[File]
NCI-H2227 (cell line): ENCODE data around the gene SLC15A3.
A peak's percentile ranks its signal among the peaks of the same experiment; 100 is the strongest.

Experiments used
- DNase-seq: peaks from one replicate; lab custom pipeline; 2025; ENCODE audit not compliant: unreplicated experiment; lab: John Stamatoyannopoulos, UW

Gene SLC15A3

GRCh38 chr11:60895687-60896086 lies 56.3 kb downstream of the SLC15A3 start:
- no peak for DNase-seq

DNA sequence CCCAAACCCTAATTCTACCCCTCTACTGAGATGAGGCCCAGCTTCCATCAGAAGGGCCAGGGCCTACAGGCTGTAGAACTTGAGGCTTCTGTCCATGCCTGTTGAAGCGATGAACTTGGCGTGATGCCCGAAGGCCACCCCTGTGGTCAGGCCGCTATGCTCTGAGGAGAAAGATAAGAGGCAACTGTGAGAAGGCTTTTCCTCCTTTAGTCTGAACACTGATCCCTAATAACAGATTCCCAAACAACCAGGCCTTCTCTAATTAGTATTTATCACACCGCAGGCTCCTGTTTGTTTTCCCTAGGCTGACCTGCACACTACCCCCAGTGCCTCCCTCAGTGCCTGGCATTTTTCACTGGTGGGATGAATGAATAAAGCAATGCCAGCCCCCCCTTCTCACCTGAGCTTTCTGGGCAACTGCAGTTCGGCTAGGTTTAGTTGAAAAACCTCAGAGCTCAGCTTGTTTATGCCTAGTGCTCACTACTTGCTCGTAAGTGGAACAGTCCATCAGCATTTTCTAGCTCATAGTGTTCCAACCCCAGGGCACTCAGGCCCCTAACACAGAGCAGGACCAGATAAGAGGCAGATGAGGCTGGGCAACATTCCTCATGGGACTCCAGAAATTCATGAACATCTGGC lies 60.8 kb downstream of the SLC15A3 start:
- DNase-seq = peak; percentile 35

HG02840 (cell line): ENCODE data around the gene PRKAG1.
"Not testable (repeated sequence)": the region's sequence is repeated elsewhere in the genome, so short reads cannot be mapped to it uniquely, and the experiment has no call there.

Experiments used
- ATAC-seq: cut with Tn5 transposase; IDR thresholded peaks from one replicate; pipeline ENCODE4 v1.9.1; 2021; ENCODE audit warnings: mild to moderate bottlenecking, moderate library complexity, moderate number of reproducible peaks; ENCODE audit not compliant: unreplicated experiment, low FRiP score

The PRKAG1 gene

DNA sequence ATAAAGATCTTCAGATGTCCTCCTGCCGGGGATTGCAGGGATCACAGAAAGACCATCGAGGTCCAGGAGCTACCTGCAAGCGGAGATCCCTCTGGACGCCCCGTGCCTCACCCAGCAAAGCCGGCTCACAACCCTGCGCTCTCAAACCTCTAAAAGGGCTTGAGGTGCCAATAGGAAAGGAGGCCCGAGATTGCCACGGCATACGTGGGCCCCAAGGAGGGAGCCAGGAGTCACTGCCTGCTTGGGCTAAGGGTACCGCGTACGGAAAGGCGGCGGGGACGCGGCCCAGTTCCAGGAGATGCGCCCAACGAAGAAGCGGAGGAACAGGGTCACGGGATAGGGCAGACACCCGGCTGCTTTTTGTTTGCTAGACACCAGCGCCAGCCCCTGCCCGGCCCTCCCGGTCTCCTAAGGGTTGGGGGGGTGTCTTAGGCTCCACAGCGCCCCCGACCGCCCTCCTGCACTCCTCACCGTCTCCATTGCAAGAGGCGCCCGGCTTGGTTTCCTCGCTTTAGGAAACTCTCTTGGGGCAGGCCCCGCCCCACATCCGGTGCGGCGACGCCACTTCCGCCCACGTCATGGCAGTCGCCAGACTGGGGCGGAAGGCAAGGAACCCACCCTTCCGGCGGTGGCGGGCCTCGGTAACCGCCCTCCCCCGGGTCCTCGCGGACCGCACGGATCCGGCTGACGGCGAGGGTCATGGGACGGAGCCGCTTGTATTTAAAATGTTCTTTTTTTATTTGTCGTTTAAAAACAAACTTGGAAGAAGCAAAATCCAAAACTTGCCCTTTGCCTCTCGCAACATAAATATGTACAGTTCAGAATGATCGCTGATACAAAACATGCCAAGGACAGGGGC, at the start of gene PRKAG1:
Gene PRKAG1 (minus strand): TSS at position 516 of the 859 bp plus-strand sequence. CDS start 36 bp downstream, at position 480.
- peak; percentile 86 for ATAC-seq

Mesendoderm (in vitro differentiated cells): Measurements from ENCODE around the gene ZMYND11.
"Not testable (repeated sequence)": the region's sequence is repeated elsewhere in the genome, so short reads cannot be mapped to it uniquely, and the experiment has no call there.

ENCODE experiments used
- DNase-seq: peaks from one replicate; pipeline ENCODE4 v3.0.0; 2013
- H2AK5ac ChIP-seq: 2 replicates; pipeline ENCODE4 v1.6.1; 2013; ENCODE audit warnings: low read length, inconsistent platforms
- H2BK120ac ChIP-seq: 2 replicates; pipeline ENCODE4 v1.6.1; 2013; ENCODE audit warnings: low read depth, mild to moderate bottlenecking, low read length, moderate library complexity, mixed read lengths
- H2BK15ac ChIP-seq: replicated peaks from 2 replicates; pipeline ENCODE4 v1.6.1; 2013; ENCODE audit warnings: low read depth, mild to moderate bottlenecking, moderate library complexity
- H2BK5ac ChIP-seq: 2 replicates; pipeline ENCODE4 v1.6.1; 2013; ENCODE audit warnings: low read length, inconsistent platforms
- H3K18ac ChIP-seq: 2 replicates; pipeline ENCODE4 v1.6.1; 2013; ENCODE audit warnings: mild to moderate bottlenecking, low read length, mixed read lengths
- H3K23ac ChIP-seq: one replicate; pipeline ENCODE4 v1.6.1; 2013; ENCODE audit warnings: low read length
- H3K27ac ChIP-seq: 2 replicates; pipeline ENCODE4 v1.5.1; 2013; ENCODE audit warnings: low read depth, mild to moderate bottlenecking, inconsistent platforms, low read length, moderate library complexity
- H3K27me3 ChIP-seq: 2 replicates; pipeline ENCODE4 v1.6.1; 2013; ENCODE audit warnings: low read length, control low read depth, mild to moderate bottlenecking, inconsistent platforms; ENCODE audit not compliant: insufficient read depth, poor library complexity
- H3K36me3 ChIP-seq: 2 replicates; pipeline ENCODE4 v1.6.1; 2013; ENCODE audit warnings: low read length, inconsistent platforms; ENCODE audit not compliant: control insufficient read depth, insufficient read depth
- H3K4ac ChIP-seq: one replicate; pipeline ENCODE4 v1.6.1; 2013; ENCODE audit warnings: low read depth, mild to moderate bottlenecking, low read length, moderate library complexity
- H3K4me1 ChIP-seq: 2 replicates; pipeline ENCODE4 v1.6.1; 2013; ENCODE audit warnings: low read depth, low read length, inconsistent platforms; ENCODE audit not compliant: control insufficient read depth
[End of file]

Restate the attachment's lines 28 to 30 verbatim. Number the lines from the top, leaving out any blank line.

- H3K27ac ChIP-seq: 2 replicates; pipeline ENCODE4 v1.5.1; 2013; ENCODE audit warnings: low read depth, mild to moderate bottlenecking, inconsistent platforms, low read length, moderate library complexity
- H3K27me3 ChIP-seq: 2 replicates; pipeline ENCODE4 v1.6.1; 2013; ENCODE audit warnings: low read length, control low read depth, mild to moderate bottlenecking, inconsistent platforms; ENCODE audit not compliant: insufficient read depth, poor library complexity
- H3K36me3 ChIP-seq: 2 replicates; pipeline ENCODE4 v1.6.1; 2013; ENCODE audit warnings: low read length, inconsistent platforms; ENCODE audit not compliant: control insufficient read depth, insufficient read depth